The reactions from Pakistan and Brazil make it clear that as India seeks to enter the export control regimes it must reckon with the aspirations of many countries

India appears to have successfully climbed into the category of a nuclear “have,” overcoming the divisions enshrined in the Nuclear Non-Proliferation Treaty (NPT) and enforced fervently by its adherents. Although not publicly acknowledged, India’s entry is the de facto reality and irreversible.

Nowhere was this more evident than at the recent Carnegie International Nuclear Policy Conference (April 8-9, 2013, at the Ronald Reagan Building International Trade Center, Washington D.C.) attended by more than 800 experts from around the world. Being the premier event of all things nuclear, the forum has long been the bastion of what Indian policymakers like to call the “nuclear ayatollahs” — those who obsessively pursue the NPT’s non-proliferation goals to the exclusion of almost everything else, especially disarmament.

The global nuclear community now treats India as one of the established nuclear weapons powers — however grudgingly — for matters of policy and debate. What little academic and intellectual opposition remains is largely normative. The debate has moved from the wisdom of granting India an exception via the India-U.S. civil nuclear agreement to whether India should be included in the four nuclear export control regimes where it wants membership.

But India’s acceptance in the established nuclear order has also triggered resentment — chiefly in Pakistan but more curiously in Brazil, India’s south-south partner in the new game-changing alignments such as BRICS and IBSA.

The old paradigms used to single out India — the sharp focus on proliferation — are still in vogue but were rarely invoked against New Delhi. They were applied exclusively to North Korea and Iran. Pyongyang’s daily threats, ratcheting up tensions in the peninsula ensured rapt attention at the conference. North Korea managed to obscure even Iran at times, which was generally seen as a rational actor eliciting various levels of sympathy.

This is not to say that India avoided criticism. But it largely had to do with the way India’s exceptional status had been accepted. Many felt that India had pulled a fast one on the U.S. but that things had now gone too far to retreat. Most of the talk was on how to make India accept its new role as a nuclear “have” more decisively and shed its current schizophrenic behaviour of acting like a “have not.”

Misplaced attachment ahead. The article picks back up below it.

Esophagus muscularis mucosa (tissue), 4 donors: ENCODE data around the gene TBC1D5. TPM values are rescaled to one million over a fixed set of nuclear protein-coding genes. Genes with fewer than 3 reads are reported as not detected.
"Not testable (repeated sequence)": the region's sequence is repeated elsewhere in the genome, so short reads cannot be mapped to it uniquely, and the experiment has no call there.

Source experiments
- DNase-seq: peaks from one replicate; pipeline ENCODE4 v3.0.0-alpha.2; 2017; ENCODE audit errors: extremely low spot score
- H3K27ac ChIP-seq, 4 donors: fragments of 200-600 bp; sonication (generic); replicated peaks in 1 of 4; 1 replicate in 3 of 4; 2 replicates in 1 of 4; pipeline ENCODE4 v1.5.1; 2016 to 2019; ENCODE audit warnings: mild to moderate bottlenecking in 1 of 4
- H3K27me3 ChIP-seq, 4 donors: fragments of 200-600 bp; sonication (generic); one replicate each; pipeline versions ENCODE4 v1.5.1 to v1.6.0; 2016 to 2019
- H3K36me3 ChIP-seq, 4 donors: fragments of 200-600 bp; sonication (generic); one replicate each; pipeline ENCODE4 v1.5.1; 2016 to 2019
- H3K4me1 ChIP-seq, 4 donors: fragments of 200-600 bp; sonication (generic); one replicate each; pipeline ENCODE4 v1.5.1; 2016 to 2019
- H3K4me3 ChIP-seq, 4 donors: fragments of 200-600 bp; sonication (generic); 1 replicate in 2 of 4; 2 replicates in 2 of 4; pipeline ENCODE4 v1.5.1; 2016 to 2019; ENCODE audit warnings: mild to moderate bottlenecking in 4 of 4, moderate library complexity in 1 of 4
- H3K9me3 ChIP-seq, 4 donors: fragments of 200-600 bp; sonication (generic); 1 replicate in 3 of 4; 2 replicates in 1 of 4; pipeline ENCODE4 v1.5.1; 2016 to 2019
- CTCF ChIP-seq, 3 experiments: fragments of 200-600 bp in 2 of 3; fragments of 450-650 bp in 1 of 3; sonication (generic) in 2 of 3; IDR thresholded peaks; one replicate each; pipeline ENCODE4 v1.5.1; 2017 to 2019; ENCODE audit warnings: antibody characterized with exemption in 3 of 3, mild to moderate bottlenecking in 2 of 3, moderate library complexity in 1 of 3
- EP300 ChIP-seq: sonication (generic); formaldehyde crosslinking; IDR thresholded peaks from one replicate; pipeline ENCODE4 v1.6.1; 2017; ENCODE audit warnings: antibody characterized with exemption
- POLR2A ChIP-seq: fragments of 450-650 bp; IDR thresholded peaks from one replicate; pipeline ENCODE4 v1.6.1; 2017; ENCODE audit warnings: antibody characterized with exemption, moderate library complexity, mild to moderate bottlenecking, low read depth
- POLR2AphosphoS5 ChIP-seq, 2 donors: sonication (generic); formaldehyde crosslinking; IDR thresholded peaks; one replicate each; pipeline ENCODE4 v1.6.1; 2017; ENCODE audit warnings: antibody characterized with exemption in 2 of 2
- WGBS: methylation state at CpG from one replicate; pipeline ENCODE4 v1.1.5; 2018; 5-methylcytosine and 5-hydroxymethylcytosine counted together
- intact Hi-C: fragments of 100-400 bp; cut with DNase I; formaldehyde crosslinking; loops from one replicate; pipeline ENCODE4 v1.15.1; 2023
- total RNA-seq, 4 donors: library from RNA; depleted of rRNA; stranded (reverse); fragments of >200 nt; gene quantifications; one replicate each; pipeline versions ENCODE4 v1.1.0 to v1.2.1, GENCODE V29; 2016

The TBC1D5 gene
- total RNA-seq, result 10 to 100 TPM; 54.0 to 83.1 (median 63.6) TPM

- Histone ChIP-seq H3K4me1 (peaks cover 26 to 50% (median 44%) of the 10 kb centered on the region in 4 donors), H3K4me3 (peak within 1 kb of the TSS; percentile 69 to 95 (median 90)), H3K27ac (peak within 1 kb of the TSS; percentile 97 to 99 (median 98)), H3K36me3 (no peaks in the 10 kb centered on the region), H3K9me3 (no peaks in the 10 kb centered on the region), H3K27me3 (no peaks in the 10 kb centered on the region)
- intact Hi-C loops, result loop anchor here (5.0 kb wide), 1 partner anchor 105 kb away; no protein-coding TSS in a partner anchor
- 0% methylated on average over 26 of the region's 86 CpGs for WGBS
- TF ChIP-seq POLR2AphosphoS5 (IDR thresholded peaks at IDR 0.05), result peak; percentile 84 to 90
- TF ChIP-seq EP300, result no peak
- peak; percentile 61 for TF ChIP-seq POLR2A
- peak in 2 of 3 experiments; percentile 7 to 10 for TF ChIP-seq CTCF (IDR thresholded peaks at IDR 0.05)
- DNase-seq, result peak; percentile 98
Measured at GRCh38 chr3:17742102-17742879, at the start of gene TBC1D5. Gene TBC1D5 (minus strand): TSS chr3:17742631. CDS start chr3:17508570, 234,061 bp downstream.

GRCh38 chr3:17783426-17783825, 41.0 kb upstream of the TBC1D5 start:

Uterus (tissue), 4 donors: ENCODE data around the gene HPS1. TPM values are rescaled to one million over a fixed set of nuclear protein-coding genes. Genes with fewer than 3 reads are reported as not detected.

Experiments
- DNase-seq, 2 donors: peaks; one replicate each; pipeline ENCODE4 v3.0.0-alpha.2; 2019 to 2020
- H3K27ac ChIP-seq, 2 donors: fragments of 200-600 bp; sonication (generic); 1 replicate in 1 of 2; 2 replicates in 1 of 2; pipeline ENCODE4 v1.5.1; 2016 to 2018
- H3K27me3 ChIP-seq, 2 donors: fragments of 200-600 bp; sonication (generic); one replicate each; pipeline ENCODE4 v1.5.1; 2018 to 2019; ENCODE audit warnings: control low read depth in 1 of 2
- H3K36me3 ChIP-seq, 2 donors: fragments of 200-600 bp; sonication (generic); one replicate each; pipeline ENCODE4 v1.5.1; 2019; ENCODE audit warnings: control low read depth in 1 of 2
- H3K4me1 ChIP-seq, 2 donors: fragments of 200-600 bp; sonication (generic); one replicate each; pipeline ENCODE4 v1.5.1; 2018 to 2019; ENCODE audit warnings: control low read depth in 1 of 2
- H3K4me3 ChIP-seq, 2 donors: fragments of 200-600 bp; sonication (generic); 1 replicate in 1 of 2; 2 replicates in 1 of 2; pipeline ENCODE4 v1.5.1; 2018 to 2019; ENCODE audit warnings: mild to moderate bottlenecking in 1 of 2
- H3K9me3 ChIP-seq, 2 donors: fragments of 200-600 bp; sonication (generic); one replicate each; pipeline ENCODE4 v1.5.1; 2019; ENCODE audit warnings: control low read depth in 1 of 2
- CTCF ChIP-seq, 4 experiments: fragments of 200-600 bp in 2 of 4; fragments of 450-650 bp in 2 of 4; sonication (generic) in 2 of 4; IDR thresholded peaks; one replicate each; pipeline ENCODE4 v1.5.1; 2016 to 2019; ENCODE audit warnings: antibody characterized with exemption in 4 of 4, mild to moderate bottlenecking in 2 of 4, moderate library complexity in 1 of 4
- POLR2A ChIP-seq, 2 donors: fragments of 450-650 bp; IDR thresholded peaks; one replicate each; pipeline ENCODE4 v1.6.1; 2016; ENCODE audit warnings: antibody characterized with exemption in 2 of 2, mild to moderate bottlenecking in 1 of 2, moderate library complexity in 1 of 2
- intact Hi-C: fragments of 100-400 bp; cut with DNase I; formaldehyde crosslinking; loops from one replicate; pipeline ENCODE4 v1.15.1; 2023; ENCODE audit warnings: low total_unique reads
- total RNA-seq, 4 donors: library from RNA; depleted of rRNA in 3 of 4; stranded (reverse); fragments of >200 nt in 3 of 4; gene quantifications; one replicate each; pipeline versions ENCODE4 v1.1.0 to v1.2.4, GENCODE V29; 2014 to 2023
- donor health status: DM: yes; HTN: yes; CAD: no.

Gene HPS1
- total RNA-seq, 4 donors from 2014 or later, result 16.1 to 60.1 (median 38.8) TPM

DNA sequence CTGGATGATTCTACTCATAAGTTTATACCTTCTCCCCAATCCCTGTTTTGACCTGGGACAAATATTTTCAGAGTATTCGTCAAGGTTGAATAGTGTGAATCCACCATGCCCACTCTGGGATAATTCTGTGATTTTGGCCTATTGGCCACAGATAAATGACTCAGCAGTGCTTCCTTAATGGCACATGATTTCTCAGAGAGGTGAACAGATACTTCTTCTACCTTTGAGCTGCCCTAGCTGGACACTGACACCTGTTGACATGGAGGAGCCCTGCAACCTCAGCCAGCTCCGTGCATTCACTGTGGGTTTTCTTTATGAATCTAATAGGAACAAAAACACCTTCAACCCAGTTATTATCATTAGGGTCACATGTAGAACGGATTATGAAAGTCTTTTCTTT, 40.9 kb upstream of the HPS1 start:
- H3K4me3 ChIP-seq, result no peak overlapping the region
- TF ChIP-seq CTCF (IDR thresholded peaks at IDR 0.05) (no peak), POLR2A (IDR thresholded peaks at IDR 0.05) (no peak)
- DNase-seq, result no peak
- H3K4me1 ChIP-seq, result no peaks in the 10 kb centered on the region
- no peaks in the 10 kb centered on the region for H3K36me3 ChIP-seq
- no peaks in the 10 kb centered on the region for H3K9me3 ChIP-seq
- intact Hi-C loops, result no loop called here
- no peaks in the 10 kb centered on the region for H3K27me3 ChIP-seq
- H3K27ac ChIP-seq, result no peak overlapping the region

Western analysts find India’s attitude self-defeating. India votes against Iran and with the West at the International Atomic Energy Agency but grudgingly. Yet it expects to get into the four regimes that control nuclear exports — the Nuclear Suppliers Group, the Missile Technology Control Regime, the Australia Group and the Wassenaar Arrangement. India’s reluctance on the Iranian case gives the impression that it doesn’t want to keep errant countries out. These impressions can easily be whipped into campaigns by nuclear hardliners.

Pakistan’s case

Unsurprisingly, India’s new status rankles Pakistan no end. Its team of more than 20 official and quasi official spokespersons raised objections against India in almost every panel at the conference. They demanded parity and a nuclear deal similar to the one the U.S. pushed through for India. Maleeha Lodhi, a former Pakistani Ambassador, said if Pakistan doesn’t get “equal treatment,” it would continue building nuclear stockpiles — a move that already has the nuclear community on edge.

Pakistan’s gripe is understandable — to a degree. Like India, it never signed the NPT and technically breached no undertaking by going nuclear. But its record on non-proliferation has been bad. The A.Q. Khan affair and his nuclear supply lines are and will remain a blot. So when Pakistani delegates tried to find analogies between their dilemma and every extant nuclear problem, they got a polite silence.

When M.J. Chung, a prominent member of South Korea’s National Assembly, provocatively advocated his country’s right to leave the NPT and build bombs in response to North Korean threats, a Pakistani delegate promptly equated India’s behaviour with North Korea’s. She demanded to know why South Korea wasn’t sympathetic to Pakistan’s case since her country had also tested the nuclear bomb in reaction to India.

When an Iranian attendee asked a panel why Iran was being targeted when, in fact, a Talibanized Pakistan was the main nuclear threat, a Pakistani countered that Maoists were a “bigger threat” to Indian nuclear reactors than al-Qaeda and Taliban were to Pakistani installations. The effect was often comical, sparking sniggers. If the idea was to drag India through the mud, no matter how disingenuous the argument, it failed. It only helped relegate Pakistan further to the margins.

Brazil’s discontent

Brazil’s rancour against India is and should be more worrying. It is also rooted in the Obama Administration’s purported “unequal treatment” of Brazil and India. Matias Spektor from Brazil’s top think tank, Fundação Getulio Vargas, recalled his country’s bitter disappointment at not getting President Barack Obama’s endorsement for a permanent seat in the U.N. Security Council as India did.

Many Brazilians wrongly concluded it was because India had nuclear weapons and Brazil did not. They also feel India is being actively encouraged to project its power globally while Brazil draws criticism. The discontent has created a minority opinion in favour of Brazil going nuclear.

As India prepares to argue its case for entering the export control regimes, it will find that the new “status” will bring contentious new issues, which will demand careful consideration.

(Seema Sirohi is a senior journalist based in Washington. Abhijit Iyer-Mitra is a nuclear expert with the Observer Research Foundation.)

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